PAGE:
Eric Sink has just started a series of articles on Source Control: an introduction for SCM novices. In his introduction, he writes:
"My goal for this series of articles is to help people learn how to do source control. I work for SourceGear, a developer tools ISV. We sell an SCM tool called Vault. Through the experience of selling and supporting this product, I have learned something rather surprising: Nobody is teaching people how to do source control.
"Our universities don't teach people how to do source control, or at least mine didn't. We graduate with Computer Science degrees. We know more than we'll ever need to know about discrete math, artificial intelligence and the design of virtual memory systems. But many of us enter the workforce with no knowledge of how to use any of the basic tools of software development, including bug-tracking, unit testing, code coverage, source control, or even IDEs."
Coincidentally, I also saw Jim Gries' Debugging Glossary post when reading through the blogs.msdn.com feed (actually I read this through the browser rather than either of my aggregators), in which he says:
"[D]uring a recent UI meeting here at work, one of our PM's (Habib Heydarian) mentioned that while at Tech Ed, he was shocked at just how many developers don't have an understanding of the terms used while debugging, let alone how to use a debugger effectively."
In my final year at Aston, the CS department were looking for ways to improve the performance of the Combined Honours students taking the Introduction to Systematic Programming course (no longer on the website; since I wrote my last post on the subject, the site has been updated, and now the initial programming course [PDF] is taught in Java). Formerly, lab sessions were run by either the lecturers or by post-graduate students, many of whom were unfamiliar in Ada, the language taught. That year, the department decided to ask final-year undergraduate students who had scored highly in ISP to assist with lab sessions. I was one of those people. The hours weren't onerous (two or three one-hour sessions per week) and the pay reasonable at Â£8 per hour, which helped a little.
By this point I'd bought and read, on Ian's recommendation, Steve Maguire's classic Writing Solid Code, in which he recommends single-stepping through every new piece of code you write using an online interactive debugger. Doing this as a matter of course opened my eyes - desk-checking a program is all very well, but you run into the problem where you think you know what the code does. You miss the bugs because you're not looking for them. There's no substitute for actually running the program and seeing what it does, and if you single-step, you find out exactly what code is hit and what your variable values were.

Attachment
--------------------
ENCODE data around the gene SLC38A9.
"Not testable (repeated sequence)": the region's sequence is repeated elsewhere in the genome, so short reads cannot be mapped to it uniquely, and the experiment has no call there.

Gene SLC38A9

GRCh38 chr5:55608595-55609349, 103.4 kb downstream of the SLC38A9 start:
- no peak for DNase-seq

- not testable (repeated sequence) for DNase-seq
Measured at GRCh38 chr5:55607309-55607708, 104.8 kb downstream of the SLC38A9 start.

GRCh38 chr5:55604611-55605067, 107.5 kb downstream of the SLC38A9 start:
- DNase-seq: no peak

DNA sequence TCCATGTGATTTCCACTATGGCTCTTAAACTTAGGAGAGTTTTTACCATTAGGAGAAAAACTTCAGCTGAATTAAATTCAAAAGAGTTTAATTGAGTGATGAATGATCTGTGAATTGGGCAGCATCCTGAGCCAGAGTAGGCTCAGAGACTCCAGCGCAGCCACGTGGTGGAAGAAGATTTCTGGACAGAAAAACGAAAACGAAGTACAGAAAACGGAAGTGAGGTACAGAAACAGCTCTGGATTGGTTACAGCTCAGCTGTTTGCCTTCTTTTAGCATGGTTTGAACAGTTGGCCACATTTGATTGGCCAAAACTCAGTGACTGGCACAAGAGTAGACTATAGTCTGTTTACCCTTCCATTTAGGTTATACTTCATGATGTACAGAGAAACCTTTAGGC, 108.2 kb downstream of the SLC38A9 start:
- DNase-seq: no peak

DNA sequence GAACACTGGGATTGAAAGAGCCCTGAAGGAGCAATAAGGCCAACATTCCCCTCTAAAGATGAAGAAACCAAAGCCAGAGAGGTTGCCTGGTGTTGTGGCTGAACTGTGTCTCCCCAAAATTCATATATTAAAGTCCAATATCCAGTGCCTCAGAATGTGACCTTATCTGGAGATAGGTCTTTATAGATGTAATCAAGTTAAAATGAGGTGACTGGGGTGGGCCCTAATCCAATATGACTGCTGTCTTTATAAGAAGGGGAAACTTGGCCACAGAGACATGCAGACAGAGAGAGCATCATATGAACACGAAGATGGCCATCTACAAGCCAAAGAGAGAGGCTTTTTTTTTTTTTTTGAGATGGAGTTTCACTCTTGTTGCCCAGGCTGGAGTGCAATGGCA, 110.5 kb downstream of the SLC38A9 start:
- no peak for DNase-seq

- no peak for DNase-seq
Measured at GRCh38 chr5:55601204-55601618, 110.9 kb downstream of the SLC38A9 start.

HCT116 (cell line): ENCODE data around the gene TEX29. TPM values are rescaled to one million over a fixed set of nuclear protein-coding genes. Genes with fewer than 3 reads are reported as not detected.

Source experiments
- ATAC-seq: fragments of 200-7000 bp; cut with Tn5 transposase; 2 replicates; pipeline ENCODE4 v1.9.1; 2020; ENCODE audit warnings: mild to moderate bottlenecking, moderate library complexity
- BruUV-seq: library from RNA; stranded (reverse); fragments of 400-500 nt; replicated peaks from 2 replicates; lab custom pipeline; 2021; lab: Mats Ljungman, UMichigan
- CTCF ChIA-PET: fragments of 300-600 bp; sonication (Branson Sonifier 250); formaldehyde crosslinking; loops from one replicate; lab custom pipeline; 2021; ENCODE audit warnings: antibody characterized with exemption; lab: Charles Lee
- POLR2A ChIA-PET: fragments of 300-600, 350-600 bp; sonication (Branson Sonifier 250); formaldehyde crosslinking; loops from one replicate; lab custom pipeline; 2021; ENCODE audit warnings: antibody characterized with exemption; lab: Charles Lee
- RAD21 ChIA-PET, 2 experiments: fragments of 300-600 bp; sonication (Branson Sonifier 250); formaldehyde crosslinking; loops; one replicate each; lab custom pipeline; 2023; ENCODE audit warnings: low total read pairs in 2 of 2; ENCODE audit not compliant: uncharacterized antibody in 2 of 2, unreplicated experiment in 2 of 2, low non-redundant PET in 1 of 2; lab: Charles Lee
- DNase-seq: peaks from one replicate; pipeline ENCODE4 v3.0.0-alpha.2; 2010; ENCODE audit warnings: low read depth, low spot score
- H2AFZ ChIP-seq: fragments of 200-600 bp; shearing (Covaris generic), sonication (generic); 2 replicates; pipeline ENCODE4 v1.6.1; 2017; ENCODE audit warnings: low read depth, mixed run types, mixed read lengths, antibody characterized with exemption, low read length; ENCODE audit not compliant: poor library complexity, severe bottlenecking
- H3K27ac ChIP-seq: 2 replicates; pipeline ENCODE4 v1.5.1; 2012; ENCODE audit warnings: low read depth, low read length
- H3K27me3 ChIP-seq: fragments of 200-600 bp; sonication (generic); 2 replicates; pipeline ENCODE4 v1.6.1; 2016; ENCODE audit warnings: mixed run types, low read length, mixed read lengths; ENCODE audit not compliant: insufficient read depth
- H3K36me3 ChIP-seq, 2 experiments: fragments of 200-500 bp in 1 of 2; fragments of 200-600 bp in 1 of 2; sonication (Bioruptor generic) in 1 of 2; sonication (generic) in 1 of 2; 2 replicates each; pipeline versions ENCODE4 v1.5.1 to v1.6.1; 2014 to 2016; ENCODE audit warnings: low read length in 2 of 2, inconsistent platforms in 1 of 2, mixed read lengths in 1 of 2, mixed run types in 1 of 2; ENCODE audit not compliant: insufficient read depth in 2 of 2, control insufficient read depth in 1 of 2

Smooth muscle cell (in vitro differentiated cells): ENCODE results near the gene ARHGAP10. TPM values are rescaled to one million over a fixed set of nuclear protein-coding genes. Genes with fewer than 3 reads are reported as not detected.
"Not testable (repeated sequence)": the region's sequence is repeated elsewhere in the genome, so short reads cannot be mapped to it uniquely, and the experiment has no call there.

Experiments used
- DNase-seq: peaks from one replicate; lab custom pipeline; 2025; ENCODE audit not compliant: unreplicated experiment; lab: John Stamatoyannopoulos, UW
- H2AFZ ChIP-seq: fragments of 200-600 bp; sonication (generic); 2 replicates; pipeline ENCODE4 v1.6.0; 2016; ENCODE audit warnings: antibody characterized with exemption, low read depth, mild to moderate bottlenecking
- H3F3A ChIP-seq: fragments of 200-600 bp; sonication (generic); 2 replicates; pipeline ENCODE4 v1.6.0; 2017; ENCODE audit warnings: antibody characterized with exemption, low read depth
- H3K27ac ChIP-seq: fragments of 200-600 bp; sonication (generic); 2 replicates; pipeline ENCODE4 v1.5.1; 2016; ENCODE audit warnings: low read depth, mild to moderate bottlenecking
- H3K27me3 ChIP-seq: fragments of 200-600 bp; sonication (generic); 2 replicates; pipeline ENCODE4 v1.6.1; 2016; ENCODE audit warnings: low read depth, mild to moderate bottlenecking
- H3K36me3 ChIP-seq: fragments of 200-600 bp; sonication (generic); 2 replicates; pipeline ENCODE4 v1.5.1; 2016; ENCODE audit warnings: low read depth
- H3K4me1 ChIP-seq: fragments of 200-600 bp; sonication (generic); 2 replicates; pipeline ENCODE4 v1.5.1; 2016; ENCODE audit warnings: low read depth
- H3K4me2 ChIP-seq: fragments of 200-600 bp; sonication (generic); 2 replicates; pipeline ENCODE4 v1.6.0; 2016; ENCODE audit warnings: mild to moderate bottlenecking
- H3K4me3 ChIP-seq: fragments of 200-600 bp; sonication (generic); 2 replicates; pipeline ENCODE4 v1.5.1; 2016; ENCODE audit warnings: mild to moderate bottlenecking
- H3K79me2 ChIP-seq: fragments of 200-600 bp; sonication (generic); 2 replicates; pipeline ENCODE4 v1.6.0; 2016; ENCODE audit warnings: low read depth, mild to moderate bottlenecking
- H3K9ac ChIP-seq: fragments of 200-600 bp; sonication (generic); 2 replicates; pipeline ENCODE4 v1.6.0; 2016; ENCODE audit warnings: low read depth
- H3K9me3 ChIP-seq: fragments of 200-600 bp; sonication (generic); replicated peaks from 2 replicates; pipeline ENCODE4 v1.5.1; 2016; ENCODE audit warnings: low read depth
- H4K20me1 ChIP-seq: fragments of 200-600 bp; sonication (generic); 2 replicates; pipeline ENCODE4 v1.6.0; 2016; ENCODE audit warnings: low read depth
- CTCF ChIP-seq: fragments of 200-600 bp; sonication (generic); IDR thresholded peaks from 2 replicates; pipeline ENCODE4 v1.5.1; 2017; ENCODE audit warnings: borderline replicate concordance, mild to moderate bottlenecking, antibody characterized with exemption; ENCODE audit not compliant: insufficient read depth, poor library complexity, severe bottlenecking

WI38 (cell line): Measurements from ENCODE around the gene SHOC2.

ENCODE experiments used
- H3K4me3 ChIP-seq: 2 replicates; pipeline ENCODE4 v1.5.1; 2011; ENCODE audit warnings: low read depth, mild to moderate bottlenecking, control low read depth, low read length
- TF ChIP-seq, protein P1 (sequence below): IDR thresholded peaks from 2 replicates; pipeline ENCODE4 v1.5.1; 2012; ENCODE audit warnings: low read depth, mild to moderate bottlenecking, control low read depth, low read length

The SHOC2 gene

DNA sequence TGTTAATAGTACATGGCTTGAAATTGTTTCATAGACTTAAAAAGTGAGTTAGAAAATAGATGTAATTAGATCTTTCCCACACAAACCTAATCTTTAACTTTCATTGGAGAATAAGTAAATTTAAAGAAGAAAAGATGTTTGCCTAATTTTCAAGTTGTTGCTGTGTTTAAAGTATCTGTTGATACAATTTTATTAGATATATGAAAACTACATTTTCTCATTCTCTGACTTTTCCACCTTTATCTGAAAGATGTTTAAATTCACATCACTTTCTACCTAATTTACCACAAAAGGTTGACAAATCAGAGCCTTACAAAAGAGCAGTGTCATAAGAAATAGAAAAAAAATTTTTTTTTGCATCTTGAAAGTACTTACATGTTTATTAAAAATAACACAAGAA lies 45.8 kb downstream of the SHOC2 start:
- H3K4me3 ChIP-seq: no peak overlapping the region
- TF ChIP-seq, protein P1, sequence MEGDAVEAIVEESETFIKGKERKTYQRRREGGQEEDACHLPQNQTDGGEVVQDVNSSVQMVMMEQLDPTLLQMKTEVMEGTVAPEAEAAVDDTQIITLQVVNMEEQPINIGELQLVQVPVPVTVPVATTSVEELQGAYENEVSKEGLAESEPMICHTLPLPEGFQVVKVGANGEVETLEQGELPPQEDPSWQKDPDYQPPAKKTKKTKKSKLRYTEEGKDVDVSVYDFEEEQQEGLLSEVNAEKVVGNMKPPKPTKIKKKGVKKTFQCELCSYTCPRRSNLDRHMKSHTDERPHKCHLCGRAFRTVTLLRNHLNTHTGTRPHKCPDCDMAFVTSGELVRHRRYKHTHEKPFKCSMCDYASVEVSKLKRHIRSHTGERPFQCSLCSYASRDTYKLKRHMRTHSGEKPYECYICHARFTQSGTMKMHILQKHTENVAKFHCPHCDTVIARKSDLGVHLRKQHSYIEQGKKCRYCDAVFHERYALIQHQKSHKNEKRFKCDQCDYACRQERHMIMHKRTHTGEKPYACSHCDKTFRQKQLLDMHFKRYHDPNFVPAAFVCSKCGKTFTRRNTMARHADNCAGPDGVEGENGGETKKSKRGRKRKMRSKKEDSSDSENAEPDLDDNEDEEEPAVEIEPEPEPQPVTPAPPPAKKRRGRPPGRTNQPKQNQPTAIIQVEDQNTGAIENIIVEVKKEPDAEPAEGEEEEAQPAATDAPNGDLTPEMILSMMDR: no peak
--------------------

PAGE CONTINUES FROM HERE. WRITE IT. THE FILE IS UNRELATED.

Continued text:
When we were asked for suggestions for the course, I suggested including a session on using the debugger. We were limited of course by the available tool suite: using GNAT as the compiler and hence GDB as the debugger (actually the gdbtk GUI front-end). However, any debugger is still better than trying to debug through print statements. The edit/compile/run cycle to add a new statement to print some variable you missed last time distracts from the sessions.
This suggestion was radical because many lecturers were of the opinion that online interactive debuggers are useless; after all, you've formally proved your specification, used a CASE tool to generate your code and desk-checked any hand-written code - how can there possibly be bugs after that?
Over here in the real world we know that formal proof works only for really small systems and takes a really long time and therefore costs a lot. We also know that a CASE tool can only really generate programs that the CASE tool's designer intended it to build - novelty is heavily restricted with these tools.
CS course designers: do your students a favour by learning how to use a debugger, then teach your students. If you need a resource, or a course textbook, try John Robbins' Debugging Applications for Microsoft .NET and Microsoft Windows. Yes, it's Windows-centric. Yes, it's far more than just an introduction to debugging - it even has some material on optimising your working set toward the end. But the first three chapters (part 1 - The Gestalt Of Debugging) are a must-read for all developers, on any platform, with any language, using any debugger.